Another round of "Spot the Exploit E-Mail"

Published: 2012-09-04
Last Updated: 2012-09-04 14:18:36 UTC
by Johannes Ullrich (Version: 1)
8 comment(s)

We have come to expect quality phishing/fake email work these days. In a recent diary I showed how well one crew impersonated Verizon e-mails to spread malware. So I was a bit disappointed when I got this e-mail this morning:

(click on image to see it full size)

The e-mail has a number of obvious deficiencies. For example, the missing "digits" in the payment amount., and the fact that it is all lower case. But all wasn't lost. Looks like ACME Phishing was hard at work fixing the bugs, and the QA team shortly sent a second email (but to another account of mine):

Finally, a real e-mail from American Express. I blurred the amount and the last few digits of the account number. I also replaced the image of the card. But as you can see, the real e-mail is VERY CLOSE. Probably the most significant difference is that the last digits of the account number are missing at the fake. But I doubt many people look for this.

So what is the fake e-mail trying to do? Imagine that: It will get you malware... In my copies, the initial link goes to hxxp:// vserver94 . antagus . de 

That page then includes three javascript files loaded from these domains:, , . The javascript file name is js.js.

The javascript will then redirect the user to one of these two IP addresses:,

both IP addresses yield heavily obfuscated javascript. The wepawet analysis can be found here:

It appears to be the usual "what vulnerable plugin are you running today?" javascript.


Johannes B. Ullrich, Ph.D.
SANS Technology Institute

8 comment(s)


<i>Please</i> remember to report the domain names you capture to and

Heh...looks like they muffed it:

your cardmember information is included in the upper-right corner to help you recognize this as a customer service e-mail from american express. using the spam/junk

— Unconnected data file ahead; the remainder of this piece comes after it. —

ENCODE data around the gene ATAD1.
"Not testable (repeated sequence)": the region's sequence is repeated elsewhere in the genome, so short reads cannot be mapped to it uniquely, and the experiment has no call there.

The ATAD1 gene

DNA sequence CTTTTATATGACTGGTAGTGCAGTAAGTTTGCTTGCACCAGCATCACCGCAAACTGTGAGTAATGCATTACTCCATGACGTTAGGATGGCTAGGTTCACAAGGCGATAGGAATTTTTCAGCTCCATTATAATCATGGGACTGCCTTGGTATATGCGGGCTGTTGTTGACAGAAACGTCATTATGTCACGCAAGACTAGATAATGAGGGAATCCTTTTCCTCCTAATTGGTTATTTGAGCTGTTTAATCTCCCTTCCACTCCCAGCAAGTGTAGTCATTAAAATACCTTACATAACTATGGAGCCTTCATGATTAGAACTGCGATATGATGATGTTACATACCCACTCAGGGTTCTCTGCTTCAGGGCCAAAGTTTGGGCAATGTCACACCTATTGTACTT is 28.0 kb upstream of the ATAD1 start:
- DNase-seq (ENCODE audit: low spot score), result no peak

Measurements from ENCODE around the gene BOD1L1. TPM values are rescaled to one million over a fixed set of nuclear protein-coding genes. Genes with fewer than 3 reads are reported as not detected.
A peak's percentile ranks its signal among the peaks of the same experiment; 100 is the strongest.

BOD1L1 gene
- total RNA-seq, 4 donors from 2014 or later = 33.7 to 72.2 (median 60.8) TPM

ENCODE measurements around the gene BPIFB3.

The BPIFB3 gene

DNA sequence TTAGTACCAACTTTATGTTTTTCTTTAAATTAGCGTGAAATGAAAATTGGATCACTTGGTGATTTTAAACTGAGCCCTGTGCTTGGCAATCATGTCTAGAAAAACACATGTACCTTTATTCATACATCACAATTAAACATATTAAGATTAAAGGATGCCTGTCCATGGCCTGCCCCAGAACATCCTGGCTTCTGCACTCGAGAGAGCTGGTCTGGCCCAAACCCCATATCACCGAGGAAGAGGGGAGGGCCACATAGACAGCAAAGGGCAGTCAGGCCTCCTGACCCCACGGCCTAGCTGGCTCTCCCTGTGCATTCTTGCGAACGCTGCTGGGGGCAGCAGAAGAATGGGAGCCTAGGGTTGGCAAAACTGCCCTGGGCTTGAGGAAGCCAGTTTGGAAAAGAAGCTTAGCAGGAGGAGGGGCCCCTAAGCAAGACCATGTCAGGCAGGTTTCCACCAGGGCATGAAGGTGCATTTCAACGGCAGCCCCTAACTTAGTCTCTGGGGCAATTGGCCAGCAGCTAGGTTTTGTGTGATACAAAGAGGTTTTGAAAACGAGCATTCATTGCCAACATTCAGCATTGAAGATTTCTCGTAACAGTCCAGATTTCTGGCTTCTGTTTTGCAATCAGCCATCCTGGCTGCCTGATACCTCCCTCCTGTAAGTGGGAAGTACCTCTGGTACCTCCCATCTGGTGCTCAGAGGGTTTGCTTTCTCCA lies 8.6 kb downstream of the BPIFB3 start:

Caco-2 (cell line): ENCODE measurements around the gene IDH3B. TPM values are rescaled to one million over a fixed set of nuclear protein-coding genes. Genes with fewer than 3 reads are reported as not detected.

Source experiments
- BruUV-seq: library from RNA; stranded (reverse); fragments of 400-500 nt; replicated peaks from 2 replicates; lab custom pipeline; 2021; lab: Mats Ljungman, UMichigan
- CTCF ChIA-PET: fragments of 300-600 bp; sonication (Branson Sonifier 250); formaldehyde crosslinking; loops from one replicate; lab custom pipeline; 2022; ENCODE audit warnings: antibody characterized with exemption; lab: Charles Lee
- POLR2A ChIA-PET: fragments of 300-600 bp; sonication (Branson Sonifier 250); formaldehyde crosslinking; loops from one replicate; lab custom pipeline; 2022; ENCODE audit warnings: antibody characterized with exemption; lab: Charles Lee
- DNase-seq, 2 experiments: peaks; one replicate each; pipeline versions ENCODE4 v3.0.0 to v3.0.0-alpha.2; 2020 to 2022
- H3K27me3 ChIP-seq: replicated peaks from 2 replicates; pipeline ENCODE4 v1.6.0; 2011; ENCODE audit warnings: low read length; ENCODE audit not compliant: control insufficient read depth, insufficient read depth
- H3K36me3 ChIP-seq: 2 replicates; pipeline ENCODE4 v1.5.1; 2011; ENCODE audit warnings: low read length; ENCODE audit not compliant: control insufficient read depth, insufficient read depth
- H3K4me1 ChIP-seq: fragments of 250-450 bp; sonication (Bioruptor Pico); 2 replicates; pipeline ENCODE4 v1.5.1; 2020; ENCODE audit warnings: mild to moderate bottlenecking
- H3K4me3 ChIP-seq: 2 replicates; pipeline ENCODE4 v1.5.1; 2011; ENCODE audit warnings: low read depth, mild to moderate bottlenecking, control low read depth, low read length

mail function may not block servicing messages from being sent to your email account. to learn more about e-mail security or report a suspicious e-mail, please visit us at <a href="{_url nacha}" shape="rect" target="_blank"></a>. we kindly ask you not to reply to this e-mail but instead contact us securely via <a href="{_url nacha}"

They flawed 2x, the color/type of the card you carry is always the color of card on the legit email of payment along with the 4 digits.

4 Sep 2012 - "This fake LinkedIn spam leads to malware on and myasuslaptop .com..."
Looks like Blackhole exploit kit again. They've used similar forms for e-mail scams before; often

<domain>/<8 char string>/index.html

loading <variety of domains>/js.js

finally pointing to the Blackhole landing page. Strangely it's only including their older Flash exploit - perhaps you were using a Mac? You're missing out ;-)

Blackhole have recently taken to using different number bases for obfuscating the Javascript. I'm glad to see Wepawet is keeping up :-)
It may be the elephant in the room, but Amex is a really good target for criminals, for a number of reasons. Firstly, you're looking at a card with hundreds of thousands of business customers both nationally and internationally. Some of those people might not own other credit cards, or not be used to dealing with Amex bills on a regular basis. Then, you have Amex's surprising lack of account security awareness education for users, coupled with surprisingly weak password requirements. It seems like a perfect environment for both account phishing and malware distribution.
@hacks4pancakes -- Awesome nickname btw.

Amex Corporate does have a better level of customer protection, and a better requirement for passwords. I can't speak for non-Corporate cards.

Customer fraud monitoring seems to be tied to a backend database, as I had something flagged on my bank debit card, so I tried to use my Corp Amex, and it was flagged too. I had to phone both to verify the charges were legit.

So I would say, I feel pretty safe knowing Amex is on top of things for Corp customers.

@HackDefendr - For years, Amex had a restriction of eight characters and few special characters for account passwords, with pretty interesting justification (this is a pretty good synopsis):

They've improved this a bit (20 characters max, now), but they still limit the use of special characters on both their personal and corporate cards. Some of their passwords are even case insensitive:

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